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Chapter23 - Concise History of Western Music Fourth Edition...

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© 2010, W. W. Norton & Company, Inc. By Barbara Russano Hanning Based on J. Peter Burkholder, Donald J. Grout, and Claude V. Palisca, A History of Western Music , Eighth Edition Concise History of Western Music Fourth Edition Chapter 23 Music, Politics, and the People in the European Twentieth Century
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PRELUDE
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Music and politics in the nineteenth century Some writers felt that music transcended politics. Musicology focused on the styles and procedures of past music, not on its social functions, but music still could not escape its association with the social elite and nationalism.
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Audience reception Twentieth-century composers were concerned by the gap between modernism and audiences. They began to compose in more accessible styles. They wrote music for films, theater, and dance, some of which addressed social issues. Music in a modern style was written for amateur performers. Nationalism continued to be a strong force.
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Governments Most governments sponsored musical activities. Public schools increasingly included music in the curriculum. Government-controlled radio in Europe employed musicians. Totalitarian governments insisted that music support the state and its ideologies.
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The avant-garde 前前前 Originally a French military term: an advance group that prepares the way for the main army The term was applied to French artists who were exploring new territory in the mid-nineteenth century. Music adopted the term around the time of World War I.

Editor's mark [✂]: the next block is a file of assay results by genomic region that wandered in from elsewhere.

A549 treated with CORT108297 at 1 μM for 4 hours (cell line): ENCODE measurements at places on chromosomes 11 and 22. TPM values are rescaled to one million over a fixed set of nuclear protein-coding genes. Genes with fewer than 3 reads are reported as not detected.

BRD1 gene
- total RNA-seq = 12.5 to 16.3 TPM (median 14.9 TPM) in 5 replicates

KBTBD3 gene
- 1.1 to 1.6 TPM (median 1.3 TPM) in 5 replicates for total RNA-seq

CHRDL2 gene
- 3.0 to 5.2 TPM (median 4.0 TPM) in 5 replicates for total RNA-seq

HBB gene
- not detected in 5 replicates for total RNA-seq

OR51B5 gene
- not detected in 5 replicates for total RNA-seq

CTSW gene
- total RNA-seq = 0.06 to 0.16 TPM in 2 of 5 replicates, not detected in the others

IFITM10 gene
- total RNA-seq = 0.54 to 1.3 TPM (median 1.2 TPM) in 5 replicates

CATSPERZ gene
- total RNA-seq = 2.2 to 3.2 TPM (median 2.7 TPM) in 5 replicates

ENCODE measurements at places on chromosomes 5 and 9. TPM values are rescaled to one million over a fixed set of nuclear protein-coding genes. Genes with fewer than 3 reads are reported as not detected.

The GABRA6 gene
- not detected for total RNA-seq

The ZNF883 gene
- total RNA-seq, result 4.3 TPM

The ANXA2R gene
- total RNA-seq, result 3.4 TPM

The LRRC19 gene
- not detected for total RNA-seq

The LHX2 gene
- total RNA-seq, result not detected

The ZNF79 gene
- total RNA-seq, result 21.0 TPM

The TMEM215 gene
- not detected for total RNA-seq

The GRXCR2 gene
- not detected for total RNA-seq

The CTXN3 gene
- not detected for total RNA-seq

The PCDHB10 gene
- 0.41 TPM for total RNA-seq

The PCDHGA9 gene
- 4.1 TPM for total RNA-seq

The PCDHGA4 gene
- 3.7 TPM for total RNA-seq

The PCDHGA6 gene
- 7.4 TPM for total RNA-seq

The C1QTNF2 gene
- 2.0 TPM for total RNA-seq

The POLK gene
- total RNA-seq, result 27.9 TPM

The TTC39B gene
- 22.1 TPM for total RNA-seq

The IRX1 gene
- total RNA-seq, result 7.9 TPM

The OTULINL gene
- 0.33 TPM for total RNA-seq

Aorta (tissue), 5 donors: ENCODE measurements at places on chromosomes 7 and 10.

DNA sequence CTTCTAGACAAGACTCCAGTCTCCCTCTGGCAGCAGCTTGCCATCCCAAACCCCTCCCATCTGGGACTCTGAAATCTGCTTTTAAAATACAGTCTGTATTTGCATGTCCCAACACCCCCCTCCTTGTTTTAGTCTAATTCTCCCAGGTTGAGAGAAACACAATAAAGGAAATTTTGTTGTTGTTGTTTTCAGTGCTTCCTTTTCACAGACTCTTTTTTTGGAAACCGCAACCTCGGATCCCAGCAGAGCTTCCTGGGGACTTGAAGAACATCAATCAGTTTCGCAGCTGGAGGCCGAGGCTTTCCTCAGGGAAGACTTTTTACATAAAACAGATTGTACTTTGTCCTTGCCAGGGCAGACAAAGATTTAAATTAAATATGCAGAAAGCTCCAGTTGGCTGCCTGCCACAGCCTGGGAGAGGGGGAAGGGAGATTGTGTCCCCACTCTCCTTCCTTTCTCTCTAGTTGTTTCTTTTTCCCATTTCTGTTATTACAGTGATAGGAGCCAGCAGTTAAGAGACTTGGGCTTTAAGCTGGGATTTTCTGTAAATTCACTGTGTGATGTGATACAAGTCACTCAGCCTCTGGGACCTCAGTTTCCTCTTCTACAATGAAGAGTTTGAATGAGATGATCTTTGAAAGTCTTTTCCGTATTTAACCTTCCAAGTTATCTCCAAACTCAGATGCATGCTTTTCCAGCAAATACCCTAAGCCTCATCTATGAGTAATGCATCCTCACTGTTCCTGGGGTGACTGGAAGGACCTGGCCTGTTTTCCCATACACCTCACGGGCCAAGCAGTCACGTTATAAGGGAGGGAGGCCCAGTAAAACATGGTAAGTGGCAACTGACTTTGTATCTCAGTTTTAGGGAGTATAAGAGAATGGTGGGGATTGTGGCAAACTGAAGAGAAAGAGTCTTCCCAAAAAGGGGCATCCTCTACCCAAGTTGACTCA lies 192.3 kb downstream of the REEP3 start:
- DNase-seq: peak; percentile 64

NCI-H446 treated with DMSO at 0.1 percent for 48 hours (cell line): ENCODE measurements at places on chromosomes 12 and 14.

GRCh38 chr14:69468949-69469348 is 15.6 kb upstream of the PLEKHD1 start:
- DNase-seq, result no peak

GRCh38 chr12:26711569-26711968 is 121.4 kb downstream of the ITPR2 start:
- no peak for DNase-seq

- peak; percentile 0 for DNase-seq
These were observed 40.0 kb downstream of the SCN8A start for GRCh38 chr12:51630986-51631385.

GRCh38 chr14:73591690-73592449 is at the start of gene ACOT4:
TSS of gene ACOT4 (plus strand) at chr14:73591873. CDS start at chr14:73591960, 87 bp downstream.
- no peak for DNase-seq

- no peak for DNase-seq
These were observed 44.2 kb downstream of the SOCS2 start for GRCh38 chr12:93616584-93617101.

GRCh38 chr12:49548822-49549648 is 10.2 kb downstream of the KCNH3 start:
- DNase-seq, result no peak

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THE AVANT-GARDE
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Definition Art that seeks to overthrow accepted aesthetics and start fresh Composers challenged the concept of classics. The music is marked not by a shared style but by shared attitudes—an unrelenting opposition to the status quo.
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Erik Satie (1866-1925) The music of this French composer wittily upends conventions. In the three Gymnopédies (1888) for piano, Satie challenged Romantic notions of expressivity and individuality with plain and unemotional music.
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Erik Satie (1866-1925) Satie composed several sets of piano pieces between 1900 and 1915. He used surrealistic titles such as Three Pieces in the Form of a Pear (1903), which actually has seven pieces. He added directions to the performer that satirize Debussy.
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Costume for Three Pieces in the Form of a Pear (1890-1903)
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Erik Satie (1866-1925) Embryons desséchés (Dried Embryos, 1913) Set of three piano works The second mocks Chopin’s funeral march; the score is marked “they all begin to cry.” The third satirizes Wagner’s leitmotivs and ends with a lengthy cadence that suggests Beethoven.
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Erik Satie (1866-1925) Satie did not attempt to write masterworks. He challenged the basis of classical tradition. His larger works sought to fix attention on the present.
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Erik Satie (1866-1925) His “realistic ballet” Parade (1916–17) was a collaborative production with writer Jean Cocteau, choreographer Léonide Massine, and Picasso.
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